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With a month left in the NBA regular season, the championship race is taking shape. The top teams have distinguished themselves from the rest of the league, with most biding their time and trying to get healthy before the playoffs.
Not all championship contenders garner the same attention, though. Who should be getting more respect as a serious threat to win the NBA title?
The second part of this week's NBA roundtable breaks down a pair of teams at the top of the Western Conference but still fighting to be seen as true title contenders. USA TODAY Sports' Matt Eppers moderated the discussion with a panel of NBA experts from around the USA TODAY Network: Jeff Zillgitt and Mark Medina of USA TODAY Sports, Duane Rankin of The Arizona Republic, Marla Ridenour of the Akron Beacon Journal and J. Michael Falgoust of the The Indianapolis Star.
Eppers: The Jazz had a strange loss to the Wizards last night, but I don’t think it affects their standing or trajectory at all. Utah appears to be cruising to a top two seed in the West, perhaps top three at worst. Yet, the Nets, Lakers and Clippers (when presumed healthy) remain the betting favorites to win the title. Are we still underrating the Jazz?
Medina: I don't think anyone is "underrating the Jazz." Everyone takes them seriously and knows they're legitimate. They just won't ever get the same kind of coverage as the Lakers and Clippers because of the market size and the lack of a generational superstar. But the Jazz are the real deal.
Falgoust: I agree with Mark on that one. Just because not many aren't picking them to win it all doesn't mean they're being disrespected. Top two or three in the best conference is pretty good recognition.
Ridenour: I love the Jazz. Six players averaging 12 or more points. Donovan Mitchell has scored 40 in three of the last four games. Rudy Gobert having an incredible season (14.5 points, 13.4 rebounds). Mike Conley reborn. Instant offense off the bench from Jordan Clarkson. They remind me of an old school "TEAM."
Zillgitt: Lots to like about the Jazz (despite the clunker Monday night against the Wizards), from coaching to players and the way they player on both ends. A fun team to watch. Conley has been fantastic with Mitchell and Gobert and a deep team. But I need to see some playoff success. Not sure they're the favorites even with their record.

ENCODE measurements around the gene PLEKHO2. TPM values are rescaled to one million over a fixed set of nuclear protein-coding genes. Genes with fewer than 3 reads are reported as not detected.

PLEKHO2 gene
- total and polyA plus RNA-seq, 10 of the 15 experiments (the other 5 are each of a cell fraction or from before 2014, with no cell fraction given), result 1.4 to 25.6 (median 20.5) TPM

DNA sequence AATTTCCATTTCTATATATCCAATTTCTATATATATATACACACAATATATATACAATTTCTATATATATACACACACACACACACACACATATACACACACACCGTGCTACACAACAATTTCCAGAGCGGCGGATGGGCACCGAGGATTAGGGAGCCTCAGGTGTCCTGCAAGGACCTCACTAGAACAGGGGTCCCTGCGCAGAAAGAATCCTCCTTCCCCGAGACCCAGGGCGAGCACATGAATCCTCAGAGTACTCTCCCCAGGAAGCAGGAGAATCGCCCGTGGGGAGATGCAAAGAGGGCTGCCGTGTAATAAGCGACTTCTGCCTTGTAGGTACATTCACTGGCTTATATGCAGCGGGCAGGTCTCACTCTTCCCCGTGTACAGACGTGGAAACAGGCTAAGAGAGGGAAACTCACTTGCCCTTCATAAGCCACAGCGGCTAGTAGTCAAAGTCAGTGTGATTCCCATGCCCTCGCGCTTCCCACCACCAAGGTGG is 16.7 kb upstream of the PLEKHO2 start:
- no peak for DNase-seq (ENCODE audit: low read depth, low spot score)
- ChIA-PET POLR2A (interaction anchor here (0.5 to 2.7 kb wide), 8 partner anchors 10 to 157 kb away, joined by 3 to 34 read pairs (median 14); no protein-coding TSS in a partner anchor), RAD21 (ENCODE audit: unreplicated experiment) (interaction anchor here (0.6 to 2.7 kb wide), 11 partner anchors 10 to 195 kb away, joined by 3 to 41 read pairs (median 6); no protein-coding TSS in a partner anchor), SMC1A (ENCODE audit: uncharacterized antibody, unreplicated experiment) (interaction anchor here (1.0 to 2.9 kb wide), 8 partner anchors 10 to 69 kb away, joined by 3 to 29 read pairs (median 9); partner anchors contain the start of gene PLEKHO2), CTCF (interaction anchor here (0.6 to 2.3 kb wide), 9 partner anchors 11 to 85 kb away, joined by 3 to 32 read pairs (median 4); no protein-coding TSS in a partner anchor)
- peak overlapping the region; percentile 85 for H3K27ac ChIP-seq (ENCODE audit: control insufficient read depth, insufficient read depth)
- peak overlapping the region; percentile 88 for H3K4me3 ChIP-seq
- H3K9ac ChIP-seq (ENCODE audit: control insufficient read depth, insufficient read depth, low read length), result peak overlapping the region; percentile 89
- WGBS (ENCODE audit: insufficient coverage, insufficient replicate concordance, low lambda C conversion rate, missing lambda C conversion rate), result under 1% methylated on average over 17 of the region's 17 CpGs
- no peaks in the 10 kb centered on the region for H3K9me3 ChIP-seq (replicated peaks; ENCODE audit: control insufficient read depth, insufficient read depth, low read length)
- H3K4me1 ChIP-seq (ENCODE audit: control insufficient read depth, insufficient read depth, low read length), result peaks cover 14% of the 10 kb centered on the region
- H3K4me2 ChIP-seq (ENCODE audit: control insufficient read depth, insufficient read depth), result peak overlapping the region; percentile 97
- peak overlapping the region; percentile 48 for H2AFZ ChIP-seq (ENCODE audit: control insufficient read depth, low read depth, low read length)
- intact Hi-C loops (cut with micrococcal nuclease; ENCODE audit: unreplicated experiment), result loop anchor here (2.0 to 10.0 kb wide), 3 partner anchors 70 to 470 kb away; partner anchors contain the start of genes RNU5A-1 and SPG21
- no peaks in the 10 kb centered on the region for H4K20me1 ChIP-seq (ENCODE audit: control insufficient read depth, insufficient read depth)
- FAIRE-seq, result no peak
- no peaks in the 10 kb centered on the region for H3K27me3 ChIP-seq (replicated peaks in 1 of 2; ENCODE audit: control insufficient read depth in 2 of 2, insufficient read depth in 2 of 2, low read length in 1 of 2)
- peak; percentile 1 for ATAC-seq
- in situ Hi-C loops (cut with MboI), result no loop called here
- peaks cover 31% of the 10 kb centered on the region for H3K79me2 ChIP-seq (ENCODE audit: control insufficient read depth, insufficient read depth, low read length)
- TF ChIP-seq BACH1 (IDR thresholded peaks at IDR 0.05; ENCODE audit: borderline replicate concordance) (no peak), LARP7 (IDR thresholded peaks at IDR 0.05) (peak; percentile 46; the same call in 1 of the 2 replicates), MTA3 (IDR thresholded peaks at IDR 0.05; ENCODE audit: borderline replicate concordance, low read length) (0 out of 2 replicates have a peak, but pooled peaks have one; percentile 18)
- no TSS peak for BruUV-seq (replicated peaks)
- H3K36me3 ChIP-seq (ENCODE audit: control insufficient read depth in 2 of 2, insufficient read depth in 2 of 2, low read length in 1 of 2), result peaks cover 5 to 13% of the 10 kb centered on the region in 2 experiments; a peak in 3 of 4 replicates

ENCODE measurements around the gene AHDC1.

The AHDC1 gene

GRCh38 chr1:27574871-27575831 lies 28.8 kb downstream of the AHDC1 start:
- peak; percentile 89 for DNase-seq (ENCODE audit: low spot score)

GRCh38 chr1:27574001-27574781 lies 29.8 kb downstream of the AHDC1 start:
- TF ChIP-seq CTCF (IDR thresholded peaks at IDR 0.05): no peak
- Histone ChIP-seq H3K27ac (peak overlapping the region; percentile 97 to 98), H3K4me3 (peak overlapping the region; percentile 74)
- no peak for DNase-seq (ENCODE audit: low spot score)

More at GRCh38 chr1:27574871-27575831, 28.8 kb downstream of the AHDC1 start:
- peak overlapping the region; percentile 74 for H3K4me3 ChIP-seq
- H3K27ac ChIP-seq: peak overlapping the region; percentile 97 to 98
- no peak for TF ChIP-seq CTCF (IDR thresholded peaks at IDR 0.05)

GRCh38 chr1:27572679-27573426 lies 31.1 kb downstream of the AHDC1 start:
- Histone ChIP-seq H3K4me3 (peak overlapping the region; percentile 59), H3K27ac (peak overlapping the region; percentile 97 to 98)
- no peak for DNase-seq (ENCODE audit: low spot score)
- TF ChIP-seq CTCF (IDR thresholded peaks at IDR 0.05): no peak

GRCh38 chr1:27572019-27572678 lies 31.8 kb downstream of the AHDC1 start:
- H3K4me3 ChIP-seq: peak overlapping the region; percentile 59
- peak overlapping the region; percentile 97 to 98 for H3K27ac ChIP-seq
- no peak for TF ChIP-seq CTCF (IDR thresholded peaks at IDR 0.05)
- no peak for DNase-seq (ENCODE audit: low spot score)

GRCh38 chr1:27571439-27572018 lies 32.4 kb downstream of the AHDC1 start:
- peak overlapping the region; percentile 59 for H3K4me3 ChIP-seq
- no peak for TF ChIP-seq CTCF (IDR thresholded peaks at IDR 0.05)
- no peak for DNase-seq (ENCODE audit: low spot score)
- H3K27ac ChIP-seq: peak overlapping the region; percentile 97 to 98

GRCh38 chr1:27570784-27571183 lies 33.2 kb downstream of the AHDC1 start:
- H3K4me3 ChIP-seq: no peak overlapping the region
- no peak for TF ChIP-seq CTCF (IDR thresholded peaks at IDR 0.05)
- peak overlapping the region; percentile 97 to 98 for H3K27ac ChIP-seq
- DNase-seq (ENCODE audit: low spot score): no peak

Rankin: The Suns lost to the Wizards. The Nets lost to the Wizards. Twice. The Lakers lost to the Wizards. So have Portland and Denver. The Clippers lost to the Wizards. So the Jazz losing to the Wizards twice is alarming, but Utah has a formula. They shoot 3s. They make threes. They defend. Fourth in the league in defensive rating. So like Mark said, they're not underrated. They're just not the Lakers when healthy or the Clippers when they put it all together. Mitchell can be a volume shooter, but he's special. Gobert does his thing and they've got several guys who can fill it up from outside. Would like to see more midrange from them, but they'll be a tough out in the postseason. Should finish top three at worst.
Zillgitt: Looks at all those nice wins for the Wizards!
Ridenour: What's hurting the Jazz is not only the market but the fact that no players are perceived to be superstars.
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Falgoust: Good teams lose to bad teams during an 82- or in this case 72-game regular season all the time. They're not up for them and especially at this stage it's about the marathon and not the sprint. I can't roll with Utah winning the title for the same reason I hadn't with Milwaukee these last 2 years: At some point, the 5 has to come out of the paint and not play in a drop every ball screen. If you do that vs. Kawhi, he's going to kill you by mid-range in crunch time every time. In the playoffs, actual mid-range becomes more en vogue. Teams that shoot it well (Toronto with Kawhi) will do well. Defenses are giving it up. With no closeouts most of the time.
Medina: This isn't a slight on the Jazz or any other team. But if the Lakers have a healthy LeBron James and Anthony Davis, the separation between them and the rest of the West is pretty staggering.